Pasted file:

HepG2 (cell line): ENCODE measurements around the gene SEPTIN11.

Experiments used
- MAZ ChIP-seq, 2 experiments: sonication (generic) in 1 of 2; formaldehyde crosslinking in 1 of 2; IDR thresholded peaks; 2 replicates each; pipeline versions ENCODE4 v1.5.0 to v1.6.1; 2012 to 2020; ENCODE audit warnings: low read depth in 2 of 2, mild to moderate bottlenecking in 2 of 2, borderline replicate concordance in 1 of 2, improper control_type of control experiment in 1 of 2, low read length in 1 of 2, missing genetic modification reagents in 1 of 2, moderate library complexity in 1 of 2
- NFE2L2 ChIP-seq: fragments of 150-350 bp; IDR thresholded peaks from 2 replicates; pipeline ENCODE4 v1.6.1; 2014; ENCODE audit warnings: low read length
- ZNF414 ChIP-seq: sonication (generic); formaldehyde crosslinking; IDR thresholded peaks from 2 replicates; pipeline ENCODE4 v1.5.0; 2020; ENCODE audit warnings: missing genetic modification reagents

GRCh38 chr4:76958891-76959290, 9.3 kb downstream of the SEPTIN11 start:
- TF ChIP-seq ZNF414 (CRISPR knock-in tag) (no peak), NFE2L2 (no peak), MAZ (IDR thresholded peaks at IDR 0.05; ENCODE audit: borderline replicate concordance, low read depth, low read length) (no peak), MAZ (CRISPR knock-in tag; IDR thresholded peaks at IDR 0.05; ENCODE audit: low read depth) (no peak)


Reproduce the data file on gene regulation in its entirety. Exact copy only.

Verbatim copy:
HepG2 (cell line): ENCODE measurements around the gene SEPTIN11.

Experiments used
- MAZ ChIP-seq, 2 experiments: sonication (generic) in 1 of 2; formaldehyde crosslinking in 1 of 2; IDR thresholded peaks; 2 replicates each; pipeline versions ENCODE4 v1.5.0 to v1.6.1; 2012 to 2020; ENCODE audit warnings: low read depth in 2 of 2, mild to moderate bottlenecking in 2 of 2, borderline replicate concordance in 1 of 2, improper control_type of control experiment in 1 of 2, low read length in 1 of 2, missing genetic modification reagents in 1 of 2, moderate library complexity in 1 of 2
- NFE2L2 ChIP-seq: fragments of 150-350 bp; IDR thresholded peaks from 2 replicates; pipeline ENCODE4 v1.6.1; 2014; ENCODE audit warnings: low read length
- ZNF414 ChIP-seq: sonication (generic); formaldehyde crosslinking; IDR thresholded peaks from 2 replicates; pipeline ENCODE4 v1.5.0; 2020; ENCODE audit warnings: missing genetic modification reagents

GRCh38 chr4:76958891-76959290, 9.3 kb downstream of the SEPTIN11 start:
- TF ChIP-seq ZNF414 (CRISPR knock-in tag) (no peak), NFE2L2 (no peak), MAZ (IDR thresholded peaks at IDR 0.05; ENCODE audit: borderline replicate concordance, low read depth, low read length) (no peak), MAZ (CRISPR knock-in tag; IDR thresholded peaks at IDR 0.05; ENCODE audit: low read depth) (no peak)